NEW magistrates are being sought to help administer justice and combat crime in Dorset.

Also called Justices of the Peace or JPs, magistrates are unpaid volunteers who form a key part of the criminal justice system.

Angus Campbell, Lord Lieutenant of Dorset, who chairs the magistrates’ appointments panel, said they are currently looking for around 20 new magistrates in the county.

No special qualifications are needed and successful applicants would get full training.

A spokesman for the Magistrates' Association said: "Magistrates hear about 95 per cent of criminal cases and through their role in the family courts also help to protect thousands of children from harm each year.

"In addition, magistrates help the police and local authorities combat anti-social behaviour, gang violence and illegal drug-related crime.

"They are a model of what a good citizen should be, they want to give their skills, expertise and time for the good of the community of which we are all a part."

Rachel Small JP, recently appointed as a Dorset magistrate, said: "I wanted to become a magistrate because I was looking for a voluntary opportunity in my local community that would also help me learn some new skills and work with a range of different people.

"The training was really good and I’m enjoying being on the bench.

"My employer allows me time off for being in court and I’m finding balancing work, family life and being a magistrate okay."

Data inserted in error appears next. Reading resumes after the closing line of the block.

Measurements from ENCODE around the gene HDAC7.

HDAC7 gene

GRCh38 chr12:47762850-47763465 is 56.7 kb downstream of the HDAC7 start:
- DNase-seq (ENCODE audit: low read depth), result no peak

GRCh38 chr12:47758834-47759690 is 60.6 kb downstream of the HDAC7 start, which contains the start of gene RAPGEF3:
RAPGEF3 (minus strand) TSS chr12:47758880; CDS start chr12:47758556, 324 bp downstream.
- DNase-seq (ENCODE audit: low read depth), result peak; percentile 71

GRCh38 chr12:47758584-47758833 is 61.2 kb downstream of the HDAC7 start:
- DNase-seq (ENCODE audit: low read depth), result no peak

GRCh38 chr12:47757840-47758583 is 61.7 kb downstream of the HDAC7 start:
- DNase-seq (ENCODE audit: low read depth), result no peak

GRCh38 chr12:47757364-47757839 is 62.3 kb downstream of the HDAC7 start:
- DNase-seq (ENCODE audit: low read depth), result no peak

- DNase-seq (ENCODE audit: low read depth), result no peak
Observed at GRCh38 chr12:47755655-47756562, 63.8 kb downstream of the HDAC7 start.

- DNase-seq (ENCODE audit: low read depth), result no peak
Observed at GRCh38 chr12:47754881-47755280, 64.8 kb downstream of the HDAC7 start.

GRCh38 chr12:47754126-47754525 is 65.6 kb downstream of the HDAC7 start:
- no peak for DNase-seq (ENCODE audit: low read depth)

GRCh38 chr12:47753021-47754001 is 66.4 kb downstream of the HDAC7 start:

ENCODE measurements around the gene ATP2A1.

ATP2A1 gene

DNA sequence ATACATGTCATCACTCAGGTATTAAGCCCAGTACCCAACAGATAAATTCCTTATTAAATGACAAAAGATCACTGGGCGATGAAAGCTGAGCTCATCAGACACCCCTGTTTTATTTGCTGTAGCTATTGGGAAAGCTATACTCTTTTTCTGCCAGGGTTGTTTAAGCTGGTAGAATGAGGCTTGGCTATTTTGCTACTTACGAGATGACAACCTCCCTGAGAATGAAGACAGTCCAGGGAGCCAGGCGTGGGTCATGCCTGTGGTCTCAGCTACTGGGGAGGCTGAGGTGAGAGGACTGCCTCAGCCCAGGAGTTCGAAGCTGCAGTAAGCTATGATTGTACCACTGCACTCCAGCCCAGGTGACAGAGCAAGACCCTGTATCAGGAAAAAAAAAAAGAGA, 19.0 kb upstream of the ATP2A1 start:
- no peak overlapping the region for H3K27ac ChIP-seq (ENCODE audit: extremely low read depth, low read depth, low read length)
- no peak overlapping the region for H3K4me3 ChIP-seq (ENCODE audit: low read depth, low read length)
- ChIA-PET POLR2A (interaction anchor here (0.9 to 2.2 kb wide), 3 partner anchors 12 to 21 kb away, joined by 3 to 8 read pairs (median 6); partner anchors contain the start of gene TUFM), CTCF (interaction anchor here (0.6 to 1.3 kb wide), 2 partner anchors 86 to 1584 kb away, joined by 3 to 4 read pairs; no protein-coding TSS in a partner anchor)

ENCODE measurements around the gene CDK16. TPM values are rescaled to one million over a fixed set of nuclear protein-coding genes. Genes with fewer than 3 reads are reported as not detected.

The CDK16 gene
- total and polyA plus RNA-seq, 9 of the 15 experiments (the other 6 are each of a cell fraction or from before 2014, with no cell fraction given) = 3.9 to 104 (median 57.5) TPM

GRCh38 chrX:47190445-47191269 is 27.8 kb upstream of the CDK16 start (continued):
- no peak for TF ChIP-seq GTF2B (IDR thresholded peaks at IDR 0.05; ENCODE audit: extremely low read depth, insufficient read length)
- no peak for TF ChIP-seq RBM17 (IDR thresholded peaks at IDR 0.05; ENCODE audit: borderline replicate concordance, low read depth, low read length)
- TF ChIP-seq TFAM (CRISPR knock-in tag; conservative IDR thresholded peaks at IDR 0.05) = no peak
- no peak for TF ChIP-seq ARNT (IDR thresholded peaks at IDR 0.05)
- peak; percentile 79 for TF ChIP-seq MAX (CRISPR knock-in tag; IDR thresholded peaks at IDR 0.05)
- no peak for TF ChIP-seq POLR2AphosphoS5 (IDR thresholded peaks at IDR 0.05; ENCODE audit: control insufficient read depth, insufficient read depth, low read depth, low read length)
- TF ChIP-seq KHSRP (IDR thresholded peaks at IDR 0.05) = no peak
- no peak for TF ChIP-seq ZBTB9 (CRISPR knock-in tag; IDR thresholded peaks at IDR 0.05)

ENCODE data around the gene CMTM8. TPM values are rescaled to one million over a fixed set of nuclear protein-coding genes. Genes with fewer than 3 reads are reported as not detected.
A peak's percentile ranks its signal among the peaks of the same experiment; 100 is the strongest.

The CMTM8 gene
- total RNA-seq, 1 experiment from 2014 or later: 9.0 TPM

In Dorset, criminal cases are dealt with in courts in Poole and in Weymouth, and usually decided by a team of three magistrates. A professional legal adviser in each court gives advice on the law and makes sure the magistrates follow the right procedures.

They deal with all sorts of crimes like assaults, shoplifting, motoring offences, damaging property and handling stolen goods. They pass judgement after summary trials, but cannot deal with cases where the potential sentence extends beyond their powers – a maximum of six months imprisonment.

They can come from all backgrounds, but must have "common sense and personal integrity" and be "able to listen to all sides of an argument and make fair and reasonable decisions".

You can apply if you are aged 18 to 65, willing to use a tablet or iPad and able to commit to at least 13 days per year. Many employers will give time off to work as a magistrate.

To be considered, applicants will need to show they have the qualities required, such as "understanding people, having a sense of fairness and an awareness of what’s important to people and communities".

To find out more and download an application form visit before the end of March 2018.

Or contact the Dorset Legal Admin Team at